3. Binary vs. non-binary options

    Sometimes, we think our ask has to be black and white, yes or no. So, in response, we structure our ask as an all-or-nothing deal. But does it have to be?

    Or are there multiple potential options that might work? This is your opportunity to be creative; find a way that everyone wins. Expand your own thinking, as to the possibilities.

    And while I will agree that often times the decision is a yes or no, I don’t think it always has to be the case, nor should it. If you understand what you want and what your user wants, can’t you find a way that both of you can walk away happy?

    On a public affairs campaign I ran, the bill had to be approached in a creative manner. Had we positioned this bill to be a yes or no, it would likely have failed.

    There were areas of the state that would never be in favor, and so their legislators would have voted against it. And there were areas of the state that were begging for the bill’s success. So, the bill’s sponsors decided to make the adoption within municipalities opt in instead of automatic. That way, legislators representing districts that would not be in favor could vote yes without impacting their own districts. The result? The bill became law. And with very little pushback.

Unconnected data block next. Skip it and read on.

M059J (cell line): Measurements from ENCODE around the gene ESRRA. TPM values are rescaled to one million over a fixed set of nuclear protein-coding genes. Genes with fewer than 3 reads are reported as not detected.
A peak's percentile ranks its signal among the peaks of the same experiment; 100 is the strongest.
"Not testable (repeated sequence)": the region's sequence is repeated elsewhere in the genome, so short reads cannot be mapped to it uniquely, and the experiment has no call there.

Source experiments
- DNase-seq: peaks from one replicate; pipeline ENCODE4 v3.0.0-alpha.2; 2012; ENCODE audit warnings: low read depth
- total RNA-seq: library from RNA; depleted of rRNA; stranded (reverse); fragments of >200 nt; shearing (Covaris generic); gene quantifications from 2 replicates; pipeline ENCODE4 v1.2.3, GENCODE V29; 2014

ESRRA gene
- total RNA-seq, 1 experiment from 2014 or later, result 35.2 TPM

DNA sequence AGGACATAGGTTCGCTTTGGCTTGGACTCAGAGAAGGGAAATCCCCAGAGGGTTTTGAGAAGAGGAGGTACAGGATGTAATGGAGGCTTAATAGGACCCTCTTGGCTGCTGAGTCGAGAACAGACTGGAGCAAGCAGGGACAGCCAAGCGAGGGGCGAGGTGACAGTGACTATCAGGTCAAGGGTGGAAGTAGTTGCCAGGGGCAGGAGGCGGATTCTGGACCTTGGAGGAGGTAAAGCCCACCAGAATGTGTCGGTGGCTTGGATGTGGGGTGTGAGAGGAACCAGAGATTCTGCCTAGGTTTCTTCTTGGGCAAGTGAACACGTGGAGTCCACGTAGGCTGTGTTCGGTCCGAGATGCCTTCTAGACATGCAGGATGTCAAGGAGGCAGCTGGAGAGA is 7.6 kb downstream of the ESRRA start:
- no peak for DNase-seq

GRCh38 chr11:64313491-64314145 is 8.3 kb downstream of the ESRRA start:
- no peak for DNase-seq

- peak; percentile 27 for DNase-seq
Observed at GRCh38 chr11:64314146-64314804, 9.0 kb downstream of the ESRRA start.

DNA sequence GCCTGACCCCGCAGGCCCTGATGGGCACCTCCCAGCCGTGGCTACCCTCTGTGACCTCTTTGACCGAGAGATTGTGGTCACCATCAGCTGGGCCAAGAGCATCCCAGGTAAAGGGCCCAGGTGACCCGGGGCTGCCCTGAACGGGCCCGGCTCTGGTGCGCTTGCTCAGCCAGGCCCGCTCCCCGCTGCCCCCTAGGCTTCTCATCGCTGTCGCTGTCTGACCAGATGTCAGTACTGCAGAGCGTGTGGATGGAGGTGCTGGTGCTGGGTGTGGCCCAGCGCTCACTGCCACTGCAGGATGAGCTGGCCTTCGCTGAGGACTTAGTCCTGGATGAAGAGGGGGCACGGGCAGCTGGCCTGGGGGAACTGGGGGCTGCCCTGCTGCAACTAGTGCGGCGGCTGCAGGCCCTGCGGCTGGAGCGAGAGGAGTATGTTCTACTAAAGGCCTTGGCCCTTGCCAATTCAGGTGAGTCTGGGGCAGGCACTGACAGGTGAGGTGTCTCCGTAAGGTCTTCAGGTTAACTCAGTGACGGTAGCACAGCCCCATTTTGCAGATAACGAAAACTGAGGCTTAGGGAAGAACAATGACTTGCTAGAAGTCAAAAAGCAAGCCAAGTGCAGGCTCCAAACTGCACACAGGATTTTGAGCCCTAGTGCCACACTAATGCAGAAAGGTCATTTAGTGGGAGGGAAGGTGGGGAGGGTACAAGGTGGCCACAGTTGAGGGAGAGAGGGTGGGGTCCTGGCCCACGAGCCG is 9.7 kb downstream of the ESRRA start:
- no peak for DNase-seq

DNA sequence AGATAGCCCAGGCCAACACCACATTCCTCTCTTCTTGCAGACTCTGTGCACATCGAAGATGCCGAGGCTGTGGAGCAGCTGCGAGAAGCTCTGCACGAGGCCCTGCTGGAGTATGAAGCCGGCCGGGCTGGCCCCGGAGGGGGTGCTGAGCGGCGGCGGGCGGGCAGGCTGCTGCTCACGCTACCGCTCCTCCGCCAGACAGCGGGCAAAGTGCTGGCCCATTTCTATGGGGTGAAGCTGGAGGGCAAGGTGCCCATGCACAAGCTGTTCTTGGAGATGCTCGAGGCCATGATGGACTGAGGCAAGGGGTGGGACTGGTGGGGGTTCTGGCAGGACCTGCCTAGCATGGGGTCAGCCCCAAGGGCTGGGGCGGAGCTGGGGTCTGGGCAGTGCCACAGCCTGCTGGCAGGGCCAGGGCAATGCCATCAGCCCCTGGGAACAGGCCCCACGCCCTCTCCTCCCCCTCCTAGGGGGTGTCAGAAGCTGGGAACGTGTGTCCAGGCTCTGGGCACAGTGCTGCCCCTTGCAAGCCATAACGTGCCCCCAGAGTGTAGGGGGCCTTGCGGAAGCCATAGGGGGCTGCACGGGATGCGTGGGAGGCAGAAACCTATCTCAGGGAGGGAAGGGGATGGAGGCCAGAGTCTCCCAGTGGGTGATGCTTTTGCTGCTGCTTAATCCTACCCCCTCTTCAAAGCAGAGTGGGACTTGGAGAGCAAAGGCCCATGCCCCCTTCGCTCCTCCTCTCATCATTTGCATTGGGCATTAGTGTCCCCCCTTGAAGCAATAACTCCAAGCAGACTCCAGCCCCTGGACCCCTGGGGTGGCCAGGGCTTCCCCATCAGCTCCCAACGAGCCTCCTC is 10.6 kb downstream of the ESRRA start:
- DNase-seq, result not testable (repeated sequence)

If you’re making a binary ask, it’s important not to back your audience into a corner too soon because it’s really hard to move them out once you’ve boxed them in. Give them lots of flexibility to move and change their viewpoint.

    You see, sometimes, we push people to make a decision way too soon. I suggest you give time to receive and process information. Early on, it’s fine to test the waters or see what they are thinking. In fact, it can be very helpful to provide additional, clarifying information as needed.

    Sharing information in this manner can greatly increase your chances of persuading. However, if you push for an answer too soon, you might get an answer you don’t want. And it’s a lot harder to move someone once a decision has been made. So make it easier on yourself and postpone the ask.

    Take these tips and remember them next time you’re writing, speaking, or just having a conversation. They’ll prove useful if you learn to use them.